By: Logan D. Schneider, MD
Idiopathic hypersomnia is a sleep disorder that is primarily characterized by excessive daytime sleepiness (EDS; the inability to remain awake or alert during the day) and, in some patients, an excessive need for sleep (often sleeping more than 11 hours in a day). However, contrary to what the name implies, idiopathic hypersomnia is more than just sleepiness. Patients with idiopathic hypersomnia can experience a multitude of other symptoms. These may include severe sleep inertia (difficulty waking up that is associated with grogginess, confusion, irritability, and, occasionally, automatic behaviors), naps that are long (often over 1 hour) and unrefreshing, cognitive impairment (such as brain fog, difficulty concentrating, or memory problems), and autonomic complaints (such as headaches, fainting or lightheadedness, temperature dysregulation, or cold hands and feet)[1, 2]. Although none of these symptoms are pathognomonic, in aggregate they may point to the possibility of idiopathic hypersomnia, which should be confirmed with diagnostic testing.
According to the current International Classification of Sleep Disorders (ICSD-3), the official process for diagnosing idiopathic hypersomnia includes establishing that a patient has hypersomnia that is not better explained by other factors (such as insufficient sleep or drug/medication use) or disorders (such as sleep apnea, depression, or narcolepsy). Patients can be diagnosed with idiopathic hypersomnia if their average time to fall asleep on the Multiple Sleep Latency Test (MSLT) is 8 minutes or less, or their sleep duration within a 24-hour period is at least 11 hours, as assessed with polysomnography (PSG) or wrist actigraphy and a sleep log. Unfortunately, these diagnostic criteria only consider 2 symptoms of this condition: hypersomnolence and hypersomnia, respectively. Relying solely on these criteria to diagnose idiopathic hypersomnia could be problematic in the case of false negative or positive results. The MSLT is known to have low test-retest reliability. Specifically, a patient could be precluded from receiving a correct diagnosis if the clinician does not consider other symptoms and use other assessment tools to paint a more comprehensive picture. Until recently, however, no such tool specific to idiopathic hypersomnia had been developed.
The Idiopathic Hypersomnia Severity Scale (IHSS) is a validated, 14-item, self-report questionnaire that assesses the severity, frequency, and consequences of long sleep duration, sleep inertia, napping, and daytime functioning[4, 5]. As such, the IHSS can help capture the full clinical presentation of idiopathic hypersomnia, including aspects such as EDS, sleep inertia, prolonged sleep time, naps that are long and unrefreshing, and cognitive function. The IHSS can aid clinicians in focusing their effort and contextualizing their workup and management by providing support for the diagnosis when IH is suspected.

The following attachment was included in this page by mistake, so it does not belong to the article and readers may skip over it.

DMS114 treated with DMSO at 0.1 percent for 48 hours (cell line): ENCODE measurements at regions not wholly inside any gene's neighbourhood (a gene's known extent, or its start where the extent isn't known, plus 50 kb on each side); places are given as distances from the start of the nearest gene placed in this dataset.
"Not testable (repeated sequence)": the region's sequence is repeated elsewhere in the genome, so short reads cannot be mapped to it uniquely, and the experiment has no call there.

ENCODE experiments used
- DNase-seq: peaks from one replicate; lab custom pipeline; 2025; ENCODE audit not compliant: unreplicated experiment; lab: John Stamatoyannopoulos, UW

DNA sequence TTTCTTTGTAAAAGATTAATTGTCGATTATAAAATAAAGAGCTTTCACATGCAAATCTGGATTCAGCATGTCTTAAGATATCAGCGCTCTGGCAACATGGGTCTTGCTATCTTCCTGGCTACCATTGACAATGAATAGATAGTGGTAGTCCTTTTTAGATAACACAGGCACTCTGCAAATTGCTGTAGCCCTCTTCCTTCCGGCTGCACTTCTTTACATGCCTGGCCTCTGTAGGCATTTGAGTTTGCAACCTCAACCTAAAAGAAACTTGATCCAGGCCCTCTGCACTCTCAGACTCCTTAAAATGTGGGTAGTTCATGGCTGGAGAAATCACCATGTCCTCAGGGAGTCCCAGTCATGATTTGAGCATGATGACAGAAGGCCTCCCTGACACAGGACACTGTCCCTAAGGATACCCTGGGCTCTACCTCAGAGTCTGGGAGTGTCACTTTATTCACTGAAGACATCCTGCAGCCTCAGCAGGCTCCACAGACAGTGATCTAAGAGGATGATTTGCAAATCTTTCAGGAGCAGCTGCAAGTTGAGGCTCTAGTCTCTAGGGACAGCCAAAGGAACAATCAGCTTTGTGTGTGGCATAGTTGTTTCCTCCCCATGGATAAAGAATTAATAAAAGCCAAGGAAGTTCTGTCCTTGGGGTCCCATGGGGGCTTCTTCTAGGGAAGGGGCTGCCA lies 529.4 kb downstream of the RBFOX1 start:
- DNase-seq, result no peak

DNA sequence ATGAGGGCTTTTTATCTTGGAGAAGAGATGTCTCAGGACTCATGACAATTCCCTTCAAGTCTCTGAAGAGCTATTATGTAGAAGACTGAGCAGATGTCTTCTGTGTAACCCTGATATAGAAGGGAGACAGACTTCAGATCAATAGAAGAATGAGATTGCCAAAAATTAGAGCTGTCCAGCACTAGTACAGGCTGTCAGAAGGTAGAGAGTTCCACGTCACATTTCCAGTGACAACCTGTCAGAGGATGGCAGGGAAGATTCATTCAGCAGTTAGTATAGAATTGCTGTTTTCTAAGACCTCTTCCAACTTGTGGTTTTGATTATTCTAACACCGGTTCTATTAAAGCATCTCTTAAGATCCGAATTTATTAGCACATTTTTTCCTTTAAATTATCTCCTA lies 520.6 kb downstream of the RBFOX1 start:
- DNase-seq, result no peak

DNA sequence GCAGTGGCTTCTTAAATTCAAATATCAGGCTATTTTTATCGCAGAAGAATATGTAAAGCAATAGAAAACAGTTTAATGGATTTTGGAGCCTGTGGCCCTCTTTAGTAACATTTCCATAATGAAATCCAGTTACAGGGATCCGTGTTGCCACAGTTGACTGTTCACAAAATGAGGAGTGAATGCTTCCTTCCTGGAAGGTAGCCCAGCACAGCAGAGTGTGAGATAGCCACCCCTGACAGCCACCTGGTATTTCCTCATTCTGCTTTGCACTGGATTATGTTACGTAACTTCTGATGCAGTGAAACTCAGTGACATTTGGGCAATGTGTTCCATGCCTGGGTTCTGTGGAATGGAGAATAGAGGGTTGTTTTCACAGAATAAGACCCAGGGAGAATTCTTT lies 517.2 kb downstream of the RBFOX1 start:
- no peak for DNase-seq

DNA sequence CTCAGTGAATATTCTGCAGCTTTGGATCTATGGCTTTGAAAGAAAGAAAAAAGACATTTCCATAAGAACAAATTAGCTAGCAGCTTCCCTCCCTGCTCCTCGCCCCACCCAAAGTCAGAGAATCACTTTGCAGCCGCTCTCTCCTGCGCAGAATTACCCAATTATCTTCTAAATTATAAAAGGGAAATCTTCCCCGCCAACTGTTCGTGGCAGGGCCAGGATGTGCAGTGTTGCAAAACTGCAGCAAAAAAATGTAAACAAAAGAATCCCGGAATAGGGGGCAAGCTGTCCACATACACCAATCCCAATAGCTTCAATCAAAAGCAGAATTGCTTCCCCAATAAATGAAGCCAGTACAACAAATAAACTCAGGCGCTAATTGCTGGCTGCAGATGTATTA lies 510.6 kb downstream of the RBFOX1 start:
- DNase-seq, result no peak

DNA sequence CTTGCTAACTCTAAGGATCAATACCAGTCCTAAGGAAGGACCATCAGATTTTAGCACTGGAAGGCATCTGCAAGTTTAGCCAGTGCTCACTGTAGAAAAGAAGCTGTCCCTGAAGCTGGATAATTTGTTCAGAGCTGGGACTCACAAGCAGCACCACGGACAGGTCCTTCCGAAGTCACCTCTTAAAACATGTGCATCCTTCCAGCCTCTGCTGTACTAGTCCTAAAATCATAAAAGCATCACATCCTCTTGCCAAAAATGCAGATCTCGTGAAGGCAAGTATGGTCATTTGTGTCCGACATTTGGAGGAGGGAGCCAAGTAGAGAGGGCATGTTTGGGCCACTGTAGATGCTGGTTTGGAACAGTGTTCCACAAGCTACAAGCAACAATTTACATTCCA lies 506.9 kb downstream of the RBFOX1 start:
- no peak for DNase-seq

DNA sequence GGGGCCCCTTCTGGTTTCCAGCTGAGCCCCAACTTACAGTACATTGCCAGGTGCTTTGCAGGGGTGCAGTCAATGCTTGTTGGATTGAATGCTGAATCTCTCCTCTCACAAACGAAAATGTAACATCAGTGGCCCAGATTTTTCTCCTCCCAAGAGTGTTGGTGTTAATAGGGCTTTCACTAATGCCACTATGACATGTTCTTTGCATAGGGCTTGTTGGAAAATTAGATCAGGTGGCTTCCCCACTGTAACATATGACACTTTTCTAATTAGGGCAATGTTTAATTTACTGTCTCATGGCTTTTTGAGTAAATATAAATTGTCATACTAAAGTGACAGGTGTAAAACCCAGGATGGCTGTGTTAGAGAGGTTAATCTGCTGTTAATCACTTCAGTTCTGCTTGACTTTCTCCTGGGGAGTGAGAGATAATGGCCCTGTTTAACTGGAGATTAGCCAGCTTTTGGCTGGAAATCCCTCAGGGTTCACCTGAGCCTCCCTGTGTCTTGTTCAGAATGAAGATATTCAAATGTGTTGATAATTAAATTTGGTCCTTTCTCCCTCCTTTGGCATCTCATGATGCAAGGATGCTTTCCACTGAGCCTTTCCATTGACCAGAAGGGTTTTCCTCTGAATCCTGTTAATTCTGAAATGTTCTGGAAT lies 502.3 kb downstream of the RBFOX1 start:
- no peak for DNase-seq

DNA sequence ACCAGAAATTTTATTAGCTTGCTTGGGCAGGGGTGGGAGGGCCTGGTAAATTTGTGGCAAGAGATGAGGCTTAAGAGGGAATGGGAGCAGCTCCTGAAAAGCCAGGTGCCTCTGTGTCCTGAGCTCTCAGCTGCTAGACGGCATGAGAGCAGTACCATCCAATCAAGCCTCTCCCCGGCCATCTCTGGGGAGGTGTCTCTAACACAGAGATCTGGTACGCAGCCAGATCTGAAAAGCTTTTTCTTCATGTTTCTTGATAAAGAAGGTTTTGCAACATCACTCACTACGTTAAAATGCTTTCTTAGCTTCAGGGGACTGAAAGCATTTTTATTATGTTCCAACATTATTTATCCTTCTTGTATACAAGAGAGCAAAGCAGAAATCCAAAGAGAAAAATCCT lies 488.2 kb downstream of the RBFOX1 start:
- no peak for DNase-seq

In addition to improving diagnostic accuracy, it is important to thoroughly assess the full spectrum of symptoms because of each symptom’s differential impact on the patient’s life. For example, some patients report that EDS decreases their ability to perform daily tasks (such as chores or driving), whereas sleep inertia leads to distress around interacting with others in the morning. Some patients note that brain fog negatively impacts their professional functioning (such as making mistakes at work), whereas patients with long sleep duration claim a high perception of stigma. Once the clinician has a clear understanding of the array of symptoms an individual patient is experiencing, treatment(s) can be tailored to meet the patient’s specific needs through shared decision making.
In conclusion, clinicians should be aware that idiopathic hypersomnia comprises a unique constellation of symptoms. Increased understanding and adequate assessment of the full presentation of idiopathic hypersomnia will enable clinicians to feel confident in their ability to recognize idiopathic hypersomnia during a clinical evaluation.
 American Academy of Sleep Medicine. International Classification of Sleep Disorders. 3rd ed. Darien, IL: American Academy of Sleep Medicine; 2014.
 Trotti LM, Ong JC, Plante DT, Friederich Murray C, King R, Bliwise DL. Disease symptomatology and response to treatment in people with idiopathic hypersomnia: initial data from the Hypersomnia Foundation registry. Sleep Med 2020;75:343-9.
 Trotti LM, Staab BA, Rye DB. Test-retest reliability of the multiple sleep latency test in narcolepsy without cataplexy and idiopathic hypersomnia. J Clin Sleep Med 2013;9(8):789-95.
 Dauvilliers Y, Evangelista E, Barateau L, et al. Measurement of symptoms in idiopathic hypersomnia: the Idiopathic Hypersomnia Severity Scale. Neurology 2019;92(15):e1754-e62.
 Rassu AL, Evangelista E, Barateau L, et al. Idiopathic Hypersomnia Severity Scale to better quantify symptoms severity and their consequences in idiopathic hypersomnia. J Clin Sleep Med 2022;18(2):617-29.